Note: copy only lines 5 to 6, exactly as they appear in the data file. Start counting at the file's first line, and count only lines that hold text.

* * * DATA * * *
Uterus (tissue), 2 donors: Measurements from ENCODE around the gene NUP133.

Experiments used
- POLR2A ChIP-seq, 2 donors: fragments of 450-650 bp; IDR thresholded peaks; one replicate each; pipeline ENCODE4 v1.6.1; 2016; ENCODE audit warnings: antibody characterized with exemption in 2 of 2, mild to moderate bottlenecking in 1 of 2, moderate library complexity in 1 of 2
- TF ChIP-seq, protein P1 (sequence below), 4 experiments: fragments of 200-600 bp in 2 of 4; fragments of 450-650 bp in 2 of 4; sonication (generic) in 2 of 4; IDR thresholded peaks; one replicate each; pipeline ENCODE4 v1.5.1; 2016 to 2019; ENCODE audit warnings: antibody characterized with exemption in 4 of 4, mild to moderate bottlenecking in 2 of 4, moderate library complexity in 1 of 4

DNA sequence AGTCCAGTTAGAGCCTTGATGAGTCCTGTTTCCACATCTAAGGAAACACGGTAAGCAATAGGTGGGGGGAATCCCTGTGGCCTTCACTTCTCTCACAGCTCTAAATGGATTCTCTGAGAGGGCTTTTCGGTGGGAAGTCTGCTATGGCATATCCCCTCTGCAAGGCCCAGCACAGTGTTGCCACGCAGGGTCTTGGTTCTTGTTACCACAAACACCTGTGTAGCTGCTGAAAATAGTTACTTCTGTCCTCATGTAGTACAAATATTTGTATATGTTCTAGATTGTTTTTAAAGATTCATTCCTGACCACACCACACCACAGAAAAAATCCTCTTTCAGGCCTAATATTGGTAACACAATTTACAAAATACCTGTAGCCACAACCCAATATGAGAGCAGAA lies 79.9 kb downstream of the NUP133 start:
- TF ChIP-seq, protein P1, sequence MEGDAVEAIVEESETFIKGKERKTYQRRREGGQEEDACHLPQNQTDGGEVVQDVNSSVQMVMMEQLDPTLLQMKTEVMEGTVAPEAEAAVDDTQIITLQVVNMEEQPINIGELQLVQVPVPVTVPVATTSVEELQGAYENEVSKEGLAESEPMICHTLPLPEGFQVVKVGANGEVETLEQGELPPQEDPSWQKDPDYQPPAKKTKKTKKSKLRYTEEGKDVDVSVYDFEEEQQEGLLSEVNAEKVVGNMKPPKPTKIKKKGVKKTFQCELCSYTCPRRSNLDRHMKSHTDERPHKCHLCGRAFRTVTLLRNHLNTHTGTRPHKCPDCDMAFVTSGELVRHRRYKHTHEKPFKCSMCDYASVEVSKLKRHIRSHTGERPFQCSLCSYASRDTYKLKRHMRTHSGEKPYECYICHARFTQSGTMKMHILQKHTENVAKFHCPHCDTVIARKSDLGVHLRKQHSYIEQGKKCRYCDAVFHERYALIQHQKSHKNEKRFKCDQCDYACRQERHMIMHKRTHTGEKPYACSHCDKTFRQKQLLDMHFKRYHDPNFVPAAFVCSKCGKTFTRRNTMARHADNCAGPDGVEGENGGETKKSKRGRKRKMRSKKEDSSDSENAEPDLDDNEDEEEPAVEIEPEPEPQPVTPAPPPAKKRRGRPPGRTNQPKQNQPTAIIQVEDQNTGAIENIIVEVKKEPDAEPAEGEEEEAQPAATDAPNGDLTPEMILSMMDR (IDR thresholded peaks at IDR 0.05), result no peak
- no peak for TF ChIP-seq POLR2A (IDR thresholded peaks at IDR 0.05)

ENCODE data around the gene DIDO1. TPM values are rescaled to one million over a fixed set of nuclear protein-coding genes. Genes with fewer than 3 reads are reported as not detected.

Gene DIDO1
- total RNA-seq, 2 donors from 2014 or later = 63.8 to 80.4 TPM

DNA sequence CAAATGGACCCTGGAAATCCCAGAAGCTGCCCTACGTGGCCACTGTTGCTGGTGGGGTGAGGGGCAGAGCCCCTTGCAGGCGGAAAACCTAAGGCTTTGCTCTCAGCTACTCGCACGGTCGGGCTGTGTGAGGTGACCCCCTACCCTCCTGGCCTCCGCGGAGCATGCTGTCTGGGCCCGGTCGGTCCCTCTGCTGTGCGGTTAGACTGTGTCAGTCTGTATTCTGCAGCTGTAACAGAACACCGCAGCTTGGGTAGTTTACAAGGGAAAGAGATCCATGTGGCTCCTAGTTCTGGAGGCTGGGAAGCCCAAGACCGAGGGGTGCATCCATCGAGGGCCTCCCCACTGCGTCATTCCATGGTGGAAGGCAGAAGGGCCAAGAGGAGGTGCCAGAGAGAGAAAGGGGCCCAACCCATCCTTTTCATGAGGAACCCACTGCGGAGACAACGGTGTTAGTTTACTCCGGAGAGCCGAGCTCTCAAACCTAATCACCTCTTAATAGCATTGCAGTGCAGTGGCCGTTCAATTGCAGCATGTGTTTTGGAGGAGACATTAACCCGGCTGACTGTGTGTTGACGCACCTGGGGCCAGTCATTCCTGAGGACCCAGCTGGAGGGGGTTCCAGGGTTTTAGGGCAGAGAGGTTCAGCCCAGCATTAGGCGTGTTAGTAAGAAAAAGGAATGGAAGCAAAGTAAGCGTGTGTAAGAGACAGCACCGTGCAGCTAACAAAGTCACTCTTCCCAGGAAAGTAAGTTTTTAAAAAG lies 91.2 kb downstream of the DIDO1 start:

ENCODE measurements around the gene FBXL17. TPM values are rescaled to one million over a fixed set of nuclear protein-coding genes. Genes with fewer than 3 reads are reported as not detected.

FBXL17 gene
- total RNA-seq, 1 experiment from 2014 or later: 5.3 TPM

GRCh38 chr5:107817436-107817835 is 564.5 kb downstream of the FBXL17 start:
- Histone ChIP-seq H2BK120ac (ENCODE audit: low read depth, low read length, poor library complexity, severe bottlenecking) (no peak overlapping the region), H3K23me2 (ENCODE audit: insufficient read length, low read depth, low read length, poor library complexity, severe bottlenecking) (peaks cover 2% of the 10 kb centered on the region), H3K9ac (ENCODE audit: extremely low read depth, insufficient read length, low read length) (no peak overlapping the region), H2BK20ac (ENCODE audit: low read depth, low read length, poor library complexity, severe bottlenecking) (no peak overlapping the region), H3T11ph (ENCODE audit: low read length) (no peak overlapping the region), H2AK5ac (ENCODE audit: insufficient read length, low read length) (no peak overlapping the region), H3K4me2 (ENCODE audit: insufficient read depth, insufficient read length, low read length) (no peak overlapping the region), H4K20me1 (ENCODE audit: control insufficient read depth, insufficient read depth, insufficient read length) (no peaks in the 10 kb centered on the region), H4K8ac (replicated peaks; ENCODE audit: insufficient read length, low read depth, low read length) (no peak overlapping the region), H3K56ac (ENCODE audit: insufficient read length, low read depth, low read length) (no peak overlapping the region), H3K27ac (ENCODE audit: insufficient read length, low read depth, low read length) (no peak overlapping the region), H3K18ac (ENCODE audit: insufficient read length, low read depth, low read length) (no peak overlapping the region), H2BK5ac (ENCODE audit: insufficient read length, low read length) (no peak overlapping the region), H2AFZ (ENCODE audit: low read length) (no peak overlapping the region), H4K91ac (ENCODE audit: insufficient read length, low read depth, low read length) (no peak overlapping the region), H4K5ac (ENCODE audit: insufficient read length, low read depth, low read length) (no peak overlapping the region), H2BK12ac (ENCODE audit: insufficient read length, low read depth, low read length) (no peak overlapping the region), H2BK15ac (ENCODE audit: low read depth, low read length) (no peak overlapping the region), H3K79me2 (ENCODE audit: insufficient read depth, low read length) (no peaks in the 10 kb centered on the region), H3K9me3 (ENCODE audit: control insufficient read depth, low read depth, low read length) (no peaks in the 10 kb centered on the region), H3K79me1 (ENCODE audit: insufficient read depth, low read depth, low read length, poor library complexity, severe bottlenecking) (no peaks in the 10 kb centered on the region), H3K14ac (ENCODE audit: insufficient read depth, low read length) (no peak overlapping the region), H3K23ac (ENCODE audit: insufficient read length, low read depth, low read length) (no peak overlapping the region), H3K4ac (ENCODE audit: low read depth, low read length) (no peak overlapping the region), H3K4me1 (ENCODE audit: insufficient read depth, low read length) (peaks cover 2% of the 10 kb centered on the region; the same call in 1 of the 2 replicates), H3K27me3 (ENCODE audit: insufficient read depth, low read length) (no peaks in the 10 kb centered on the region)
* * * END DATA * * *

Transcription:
DNA sequence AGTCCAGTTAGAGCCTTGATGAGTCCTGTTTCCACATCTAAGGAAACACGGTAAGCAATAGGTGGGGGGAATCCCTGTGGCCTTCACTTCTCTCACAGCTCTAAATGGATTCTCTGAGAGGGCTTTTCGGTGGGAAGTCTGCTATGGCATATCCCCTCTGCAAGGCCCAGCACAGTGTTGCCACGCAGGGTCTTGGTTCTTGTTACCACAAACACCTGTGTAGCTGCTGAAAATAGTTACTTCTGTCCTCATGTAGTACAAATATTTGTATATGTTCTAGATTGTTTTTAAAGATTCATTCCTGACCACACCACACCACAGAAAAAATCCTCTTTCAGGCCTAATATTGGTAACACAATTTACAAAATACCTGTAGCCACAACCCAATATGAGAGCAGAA lies 79.9 kb downstream of the NUP133 start:
- TF ChIP-seq, protein P1, sequence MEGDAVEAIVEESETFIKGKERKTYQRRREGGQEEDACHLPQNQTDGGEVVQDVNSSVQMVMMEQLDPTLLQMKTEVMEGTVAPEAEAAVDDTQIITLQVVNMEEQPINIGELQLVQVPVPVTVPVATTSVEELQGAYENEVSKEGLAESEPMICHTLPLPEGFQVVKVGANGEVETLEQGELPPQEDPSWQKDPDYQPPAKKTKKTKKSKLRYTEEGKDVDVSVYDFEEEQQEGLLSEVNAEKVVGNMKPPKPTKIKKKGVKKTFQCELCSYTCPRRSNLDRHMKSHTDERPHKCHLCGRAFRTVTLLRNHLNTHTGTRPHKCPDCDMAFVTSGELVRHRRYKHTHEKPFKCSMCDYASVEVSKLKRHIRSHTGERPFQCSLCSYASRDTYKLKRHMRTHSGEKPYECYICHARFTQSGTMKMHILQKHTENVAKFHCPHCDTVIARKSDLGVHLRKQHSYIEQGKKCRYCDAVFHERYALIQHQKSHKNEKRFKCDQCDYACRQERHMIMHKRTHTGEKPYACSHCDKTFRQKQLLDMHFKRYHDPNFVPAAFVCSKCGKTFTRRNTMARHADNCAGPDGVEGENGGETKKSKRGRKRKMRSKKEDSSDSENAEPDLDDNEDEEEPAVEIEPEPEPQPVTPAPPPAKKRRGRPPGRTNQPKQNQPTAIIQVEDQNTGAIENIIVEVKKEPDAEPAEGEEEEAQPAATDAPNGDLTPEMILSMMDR (IDR thresholded peaks at IDR 0.05), result no peak